Health

Lower Humidity Levels May Increase Coronavirus Cases By 6 Percent

Image: John Hopkins Medicine

A new study conducted by researchers from the University of Sydney and the  Fudan University School of Public Health in Shanghai looks at the association between coronavirus cases and the changes in the weather including lower humidity levels and concludes that less humid weather may increase the risk of coronavirus spread.

The research, which originally started in the early days of the coronavirus pandemic, highlights that a mere one percent decrease in humidity levels led to a six percent increase in coronavirus cases which were acquired locally. Till now, it is the first peer-reviewed study that looks at the potential connection between climate and coronavirus cases and transmission.

According to Professor Michael Ward, who is the leading investigator and an epidemiologist in the Sydney School of Veterinary Science at the University of Sydney, the findings of the study show that the coronavirus infection could be a seasonal disease.

He added that the infection is more likely to spread in people during colder months. Therefore, health experts should be aware that the beginning of winters could mean the starting of more coronavirus cases. These findings appear in the journal Transboundary and Emerging Diseases.

Though the research accentuates the relationship of lower humidity levels in the southern hemisphere and a rise in coronavirus cases, the team of researchers agrees that further investigation is needed to estimate the extent of how changes in the weather can affect the novel coronavirus and why exactly does humidity affect its transmission.

Studies conducted previously on similar infections caused by other coronaviruses including the Middle Eastern Respiratory Syndrome or MERS and Severe Acute Respiratory Syndrome or SARS-CoV showed links between climate changes and a higher number of cases.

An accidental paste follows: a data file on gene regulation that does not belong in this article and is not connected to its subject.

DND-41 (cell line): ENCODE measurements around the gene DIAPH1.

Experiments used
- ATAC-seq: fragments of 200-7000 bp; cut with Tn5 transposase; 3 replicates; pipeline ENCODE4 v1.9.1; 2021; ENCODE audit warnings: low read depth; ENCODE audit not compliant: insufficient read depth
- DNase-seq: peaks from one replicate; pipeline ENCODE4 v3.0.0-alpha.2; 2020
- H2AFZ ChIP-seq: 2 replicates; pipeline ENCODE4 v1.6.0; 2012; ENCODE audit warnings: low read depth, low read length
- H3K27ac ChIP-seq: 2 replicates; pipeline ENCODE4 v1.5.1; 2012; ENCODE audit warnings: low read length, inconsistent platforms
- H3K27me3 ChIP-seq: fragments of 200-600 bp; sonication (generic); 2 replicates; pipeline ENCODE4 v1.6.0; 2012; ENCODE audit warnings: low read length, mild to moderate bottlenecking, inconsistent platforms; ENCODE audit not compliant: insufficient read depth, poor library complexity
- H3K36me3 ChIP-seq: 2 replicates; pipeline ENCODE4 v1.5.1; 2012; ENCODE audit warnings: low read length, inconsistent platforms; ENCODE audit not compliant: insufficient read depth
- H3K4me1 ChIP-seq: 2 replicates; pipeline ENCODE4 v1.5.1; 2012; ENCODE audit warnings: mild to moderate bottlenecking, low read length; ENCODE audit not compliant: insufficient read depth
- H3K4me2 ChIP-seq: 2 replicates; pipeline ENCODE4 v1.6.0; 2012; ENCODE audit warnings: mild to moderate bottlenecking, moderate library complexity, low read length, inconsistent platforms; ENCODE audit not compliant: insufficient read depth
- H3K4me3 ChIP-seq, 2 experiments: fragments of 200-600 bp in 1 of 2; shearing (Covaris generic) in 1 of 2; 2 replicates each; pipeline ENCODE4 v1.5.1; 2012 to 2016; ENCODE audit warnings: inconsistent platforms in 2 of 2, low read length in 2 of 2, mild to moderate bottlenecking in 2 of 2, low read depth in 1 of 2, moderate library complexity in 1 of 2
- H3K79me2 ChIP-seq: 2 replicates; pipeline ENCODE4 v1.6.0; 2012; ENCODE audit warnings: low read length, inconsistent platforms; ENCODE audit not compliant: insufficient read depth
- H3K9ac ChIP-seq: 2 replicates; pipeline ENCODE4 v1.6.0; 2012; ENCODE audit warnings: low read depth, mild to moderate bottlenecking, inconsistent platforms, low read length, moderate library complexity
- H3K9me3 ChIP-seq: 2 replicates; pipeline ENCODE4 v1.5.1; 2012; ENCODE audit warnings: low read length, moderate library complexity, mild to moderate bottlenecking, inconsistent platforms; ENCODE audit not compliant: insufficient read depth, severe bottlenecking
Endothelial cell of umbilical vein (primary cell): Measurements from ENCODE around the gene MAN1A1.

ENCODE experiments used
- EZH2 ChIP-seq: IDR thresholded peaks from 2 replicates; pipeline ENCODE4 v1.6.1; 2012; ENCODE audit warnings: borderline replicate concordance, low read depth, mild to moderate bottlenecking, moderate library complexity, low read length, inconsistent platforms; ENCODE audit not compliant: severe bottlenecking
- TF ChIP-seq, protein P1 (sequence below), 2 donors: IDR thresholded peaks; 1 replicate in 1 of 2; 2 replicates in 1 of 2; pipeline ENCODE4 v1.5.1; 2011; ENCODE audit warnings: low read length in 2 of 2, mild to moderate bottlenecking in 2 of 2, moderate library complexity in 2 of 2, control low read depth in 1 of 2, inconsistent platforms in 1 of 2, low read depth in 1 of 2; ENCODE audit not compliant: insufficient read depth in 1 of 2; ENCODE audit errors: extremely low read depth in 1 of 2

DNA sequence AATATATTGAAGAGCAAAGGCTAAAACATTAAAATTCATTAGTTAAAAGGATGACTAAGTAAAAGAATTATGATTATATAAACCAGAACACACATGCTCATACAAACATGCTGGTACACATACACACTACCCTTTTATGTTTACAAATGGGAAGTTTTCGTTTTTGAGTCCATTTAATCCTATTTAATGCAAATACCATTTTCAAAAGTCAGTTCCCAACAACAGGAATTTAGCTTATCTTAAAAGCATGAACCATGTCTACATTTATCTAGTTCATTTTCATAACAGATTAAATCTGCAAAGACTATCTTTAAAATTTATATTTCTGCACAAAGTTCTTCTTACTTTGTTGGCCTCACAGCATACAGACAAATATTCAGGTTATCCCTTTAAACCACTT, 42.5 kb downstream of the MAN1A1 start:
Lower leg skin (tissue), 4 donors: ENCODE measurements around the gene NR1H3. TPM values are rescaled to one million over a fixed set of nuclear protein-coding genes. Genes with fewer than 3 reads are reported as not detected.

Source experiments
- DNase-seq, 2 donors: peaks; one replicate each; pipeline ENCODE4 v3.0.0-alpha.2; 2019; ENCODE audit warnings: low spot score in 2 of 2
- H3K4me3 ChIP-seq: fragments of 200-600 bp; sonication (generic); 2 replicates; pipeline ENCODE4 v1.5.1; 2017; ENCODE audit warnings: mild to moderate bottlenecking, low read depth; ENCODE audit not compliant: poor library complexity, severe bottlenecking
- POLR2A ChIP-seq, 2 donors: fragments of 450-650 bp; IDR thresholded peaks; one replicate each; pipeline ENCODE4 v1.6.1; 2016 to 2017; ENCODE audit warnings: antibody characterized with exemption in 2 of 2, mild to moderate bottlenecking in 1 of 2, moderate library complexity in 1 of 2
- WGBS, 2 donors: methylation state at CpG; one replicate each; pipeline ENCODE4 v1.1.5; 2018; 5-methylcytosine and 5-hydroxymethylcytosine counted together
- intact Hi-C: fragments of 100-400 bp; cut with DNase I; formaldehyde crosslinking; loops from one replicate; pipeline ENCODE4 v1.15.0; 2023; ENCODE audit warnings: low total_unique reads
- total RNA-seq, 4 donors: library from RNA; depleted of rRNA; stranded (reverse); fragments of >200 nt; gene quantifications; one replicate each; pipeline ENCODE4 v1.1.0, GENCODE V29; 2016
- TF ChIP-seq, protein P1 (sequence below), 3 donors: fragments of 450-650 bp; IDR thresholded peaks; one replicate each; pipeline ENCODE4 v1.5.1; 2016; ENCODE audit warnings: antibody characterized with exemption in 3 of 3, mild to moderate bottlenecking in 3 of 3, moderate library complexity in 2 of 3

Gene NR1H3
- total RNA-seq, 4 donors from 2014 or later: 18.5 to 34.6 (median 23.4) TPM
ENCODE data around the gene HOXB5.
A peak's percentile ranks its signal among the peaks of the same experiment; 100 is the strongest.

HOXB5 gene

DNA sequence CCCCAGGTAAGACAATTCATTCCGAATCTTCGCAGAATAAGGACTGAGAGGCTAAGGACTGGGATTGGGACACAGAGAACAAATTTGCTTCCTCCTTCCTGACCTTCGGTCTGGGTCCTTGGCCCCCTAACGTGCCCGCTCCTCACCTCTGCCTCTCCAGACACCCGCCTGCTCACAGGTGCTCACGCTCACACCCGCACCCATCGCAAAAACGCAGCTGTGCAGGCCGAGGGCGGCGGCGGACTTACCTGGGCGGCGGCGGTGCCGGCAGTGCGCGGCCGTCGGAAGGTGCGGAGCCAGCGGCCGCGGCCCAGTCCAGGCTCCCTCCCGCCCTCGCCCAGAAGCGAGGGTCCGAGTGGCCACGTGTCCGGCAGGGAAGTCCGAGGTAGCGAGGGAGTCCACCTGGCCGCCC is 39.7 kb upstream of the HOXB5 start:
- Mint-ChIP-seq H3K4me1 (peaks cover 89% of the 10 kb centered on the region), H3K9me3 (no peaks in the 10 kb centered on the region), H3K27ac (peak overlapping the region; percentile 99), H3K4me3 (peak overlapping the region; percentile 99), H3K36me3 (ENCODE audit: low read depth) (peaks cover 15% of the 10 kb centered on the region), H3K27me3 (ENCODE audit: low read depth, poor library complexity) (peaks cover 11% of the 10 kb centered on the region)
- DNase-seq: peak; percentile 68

More recently, a small study conducted in China also identified an association between the transmission of the SARS-CoV-2 and changes in the levels of humidity as well as in the temperature.

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Professor Ward explained that at the beginning of the coronavirus pandemic, the weather was cold in North America, China, and Europe. However, in Australia, the climate is very different in comparison.

Therefore, Professor Ward along with his team was interested in seeing whether the link between the weather in Australia and coronavirus transmission was also different than in Europe or China.

“When it comes to climate, we found that lower humidity levels are the main driver here, rather than colder temperatures,” Professor Ward stated in the paper.

“It means we may see an increased risk in winter here when we have a drop in humidity. But in the northern hemisphere, in areas with lower humidity or during periods when the humidity drops, there might be a risk even during the summer months. So vigilance must be maintained.” He added.

The humidity levels primarily affect coronavirus transmission because they impact the aerosol particles that are released in the air when an infected person sneezes or coughs. With lower humidity levels, the particles are smaller in size as the air is dry.

Smaller size allows the aerosol particles to stay in the air for a much longer period of time and infect more people. On the other hand, when humidity levels are higher, the particles are larger and they settle down on the ground.

These findings explain why there may be a spike in coronavirus cases in Australia during the colder months. The humidity levels are lowest in August.

Even though the country has relatively controlled coronavirus cases, dry air could make the coronavirus spread quicker, which is why people should continue to follow all precautionary measures in order to avoid the infection.

 

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Abeera I. Kazmi

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